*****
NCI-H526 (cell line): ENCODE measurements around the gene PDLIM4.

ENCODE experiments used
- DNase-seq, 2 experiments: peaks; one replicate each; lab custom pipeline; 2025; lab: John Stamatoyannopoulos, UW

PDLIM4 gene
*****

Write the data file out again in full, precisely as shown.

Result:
NCI-H526 (cell line): ENCODE measurements around the gene PDLIM4.

ENCODE experiments used
- DNase-seq, 2 experiments: peaks; one replicate each; lab custom pipeline; 2025; lab: John Stamatoyannopoulos, UW

PDLIM4 gene